These amendments have been heralded as a measure to attempt to halt the decline of the number of pubs in England after the Government was put under pressure from Labour peers, led by Lord Kennedy and pressure group the Campaign for Real Ale.
The General Permitted Development Order will be revised ‘as soon as reasonably practicable’ to remove all permitted development rights relating to drinking establishments, as described above. It should be noted that it does not apply to change of uses which have already been implemented before the revisions to the Order come in to force.
Essentially, this means that planning permission will have to be obtained for developments of drinking establishments in respect of:
• Change of use to A1, A2 and A3 Use Class;
• Demolition of the building.
The Act allows the Secretary of State to require information and data on specified prior approval applications or notifications for permitted development rights to be included on the planning register kept by LPA’s. This is targeted at gathering information on the number of housing units created from Change of Uses under Permitted Development Rights so that the contributions these measures are making to achieve the Government’s housing targets will be accurately recorded and reflected.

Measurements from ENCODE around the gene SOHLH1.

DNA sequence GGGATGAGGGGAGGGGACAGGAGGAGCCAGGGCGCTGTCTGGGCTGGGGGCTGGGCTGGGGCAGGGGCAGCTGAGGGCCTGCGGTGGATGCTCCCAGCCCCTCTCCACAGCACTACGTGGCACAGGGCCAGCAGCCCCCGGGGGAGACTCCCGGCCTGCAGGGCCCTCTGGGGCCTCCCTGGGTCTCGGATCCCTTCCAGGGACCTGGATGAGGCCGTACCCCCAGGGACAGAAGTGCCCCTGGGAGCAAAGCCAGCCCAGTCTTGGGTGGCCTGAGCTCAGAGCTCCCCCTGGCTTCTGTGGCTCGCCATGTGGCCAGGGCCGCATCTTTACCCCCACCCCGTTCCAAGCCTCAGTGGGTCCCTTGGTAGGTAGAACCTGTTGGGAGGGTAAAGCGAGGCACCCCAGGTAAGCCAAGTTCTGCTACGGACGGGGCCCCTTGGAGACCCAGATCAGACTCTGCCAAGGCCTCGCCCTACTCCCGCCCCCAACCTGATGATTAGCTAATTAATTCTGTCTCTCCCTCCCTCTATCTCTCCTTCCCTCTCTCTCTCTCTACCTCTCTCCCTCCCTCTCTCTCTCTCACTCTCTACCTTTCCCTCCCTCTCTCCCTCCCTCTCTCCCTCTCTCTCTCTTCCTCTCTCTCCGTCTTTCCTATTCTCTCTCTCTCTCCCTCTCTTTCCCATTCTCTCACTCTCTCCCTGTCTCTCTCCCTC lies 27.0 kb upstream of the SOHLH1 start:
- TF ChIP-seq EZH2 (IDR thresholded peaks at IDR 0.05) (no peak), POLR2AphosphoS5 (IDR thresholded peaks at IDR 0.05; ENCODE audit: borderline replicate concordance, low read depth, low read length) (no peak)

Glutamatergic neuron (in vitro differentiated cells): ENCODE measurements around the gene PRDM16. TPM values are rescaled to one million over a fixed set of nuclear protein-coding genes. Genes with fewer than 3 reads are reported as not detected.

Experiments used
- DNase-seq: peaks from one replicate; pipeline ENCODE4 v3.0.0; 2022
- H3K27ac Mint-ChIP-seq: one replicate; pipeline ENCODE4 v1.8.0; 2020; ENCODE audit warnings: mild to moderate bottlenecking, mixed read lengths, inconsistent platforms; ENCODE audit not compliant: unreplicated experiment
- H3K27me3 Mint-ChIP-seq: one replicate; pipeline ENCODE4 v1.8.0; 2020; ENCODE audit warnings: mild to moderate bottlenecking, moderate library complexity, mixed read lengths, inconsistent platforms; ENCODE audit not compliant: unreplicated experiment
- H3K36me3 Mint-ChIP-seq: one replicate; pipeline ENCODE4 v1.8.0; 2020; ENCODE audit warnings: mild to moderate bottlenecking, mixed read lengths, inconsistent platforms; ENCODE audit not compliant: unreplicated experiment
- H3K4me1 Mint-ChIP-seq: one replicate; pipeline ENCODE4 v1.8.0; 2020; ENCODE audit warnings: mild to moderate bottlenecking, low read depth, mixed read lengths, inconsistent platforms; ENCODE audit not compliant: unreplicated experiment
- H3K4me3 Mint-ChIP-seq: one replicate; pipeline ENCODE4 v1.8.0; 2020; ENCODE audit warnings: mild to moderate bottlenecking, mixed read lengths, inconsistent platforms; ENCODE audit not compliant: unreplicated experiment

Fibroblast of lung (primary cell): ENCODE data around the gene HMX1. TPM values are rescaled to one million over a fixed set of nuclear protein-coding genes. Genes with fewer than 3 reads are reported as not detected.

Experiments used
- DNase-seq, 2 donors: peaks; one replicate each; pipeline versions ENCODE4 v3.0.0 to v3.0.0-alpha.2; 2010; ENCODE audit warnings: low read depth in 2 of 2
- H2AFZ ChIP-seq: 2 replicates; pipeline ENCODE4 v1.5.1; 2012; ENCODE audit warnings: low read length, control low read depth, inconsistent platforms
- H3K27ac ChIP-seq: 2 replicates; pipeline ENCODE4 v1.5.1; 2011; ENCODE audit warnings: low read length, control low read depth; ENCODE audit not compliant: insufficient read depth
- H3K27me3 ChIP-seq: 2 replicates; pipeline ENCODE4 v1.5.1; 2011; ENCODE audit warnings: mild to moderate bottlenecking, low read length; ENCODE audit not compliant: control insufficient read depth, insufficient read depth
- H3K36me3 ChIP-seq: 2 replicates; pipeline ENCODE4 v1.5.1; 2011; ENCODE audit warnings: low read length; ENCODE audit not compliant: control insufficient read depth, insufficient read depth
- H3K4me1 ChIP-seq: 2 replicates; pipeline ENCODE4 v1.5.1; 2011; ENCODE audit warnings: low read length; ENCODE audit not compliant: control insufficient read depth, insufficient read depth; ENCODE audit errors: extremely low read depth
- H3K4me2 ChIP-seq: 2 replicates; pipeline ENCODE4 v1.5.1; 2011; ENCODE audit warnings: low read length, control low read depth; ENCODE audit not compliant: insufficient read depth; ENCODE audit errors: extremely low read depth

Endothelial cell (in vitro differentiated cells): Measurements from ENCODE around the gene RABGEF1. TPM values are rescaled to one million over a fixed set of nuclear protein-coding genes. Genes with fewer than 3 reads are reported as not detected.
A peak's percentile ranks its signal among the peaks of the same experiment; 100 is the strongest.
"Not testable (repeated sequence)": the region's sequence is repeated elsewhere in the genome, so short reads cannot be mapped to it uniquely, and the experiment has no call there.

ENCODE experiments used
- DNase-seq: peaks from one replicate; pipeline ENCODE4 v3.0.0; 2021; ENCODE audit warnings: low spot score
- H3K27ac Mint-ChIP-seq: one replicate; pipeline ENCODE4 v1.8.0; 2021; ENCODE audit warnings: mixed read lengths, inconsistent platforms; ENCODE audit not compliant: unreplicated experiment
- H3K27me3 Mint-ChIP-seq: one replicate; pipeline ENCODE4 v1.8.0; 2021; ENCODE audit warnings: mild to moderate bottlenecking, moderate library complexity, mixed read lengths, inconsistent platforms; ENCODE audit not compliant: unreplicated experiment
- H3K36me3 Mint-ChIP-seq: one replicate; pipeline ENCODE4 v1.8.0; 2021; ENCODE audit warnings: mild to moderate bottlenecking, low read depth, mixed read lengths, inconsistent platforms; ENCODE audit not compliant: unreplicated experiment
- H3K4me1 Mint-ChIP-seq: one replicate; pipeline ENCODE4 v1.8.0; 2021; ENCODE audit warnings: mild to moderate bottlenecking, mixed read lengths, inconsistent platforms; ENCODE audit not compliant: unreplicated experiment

A new Development Order is required to cover the provisions of the Act relating to Planning Registers, although this is still outstanding.
Following the reforms introduced by the Housing and Planning Act 2016, the Act also includes provisions intended to improve the operations of compulsory purchase orders. It does this by clarifying case law that determines compensation for landowners as well as outlining the appropriate notice procedure.
The Neighbourhood Planning Act contains measures relating to planning and compulsory purchase and should contribute to the Government’s aim of making sure the housing market works for everyone. The Act arrived just before the dissolution of Parliament ahead of the General Election. It will be interesting to see how planning will be prioritised in politics over the coming weeks and months and what the new Government will do to ensure land is freed up for housing and the delivery of new homes sped up, which the Neighbourhood Planning Act aims to achieve.
The Act requires the preparation of secondary legislation in a number of areas to refine specific details. These may be subject to further discussions and consultations so there could be opportunity to provide representations in relation to your specific interests. Timescales for this remain uncertain and we await further information on this.
If you have any questions, please do get in touch.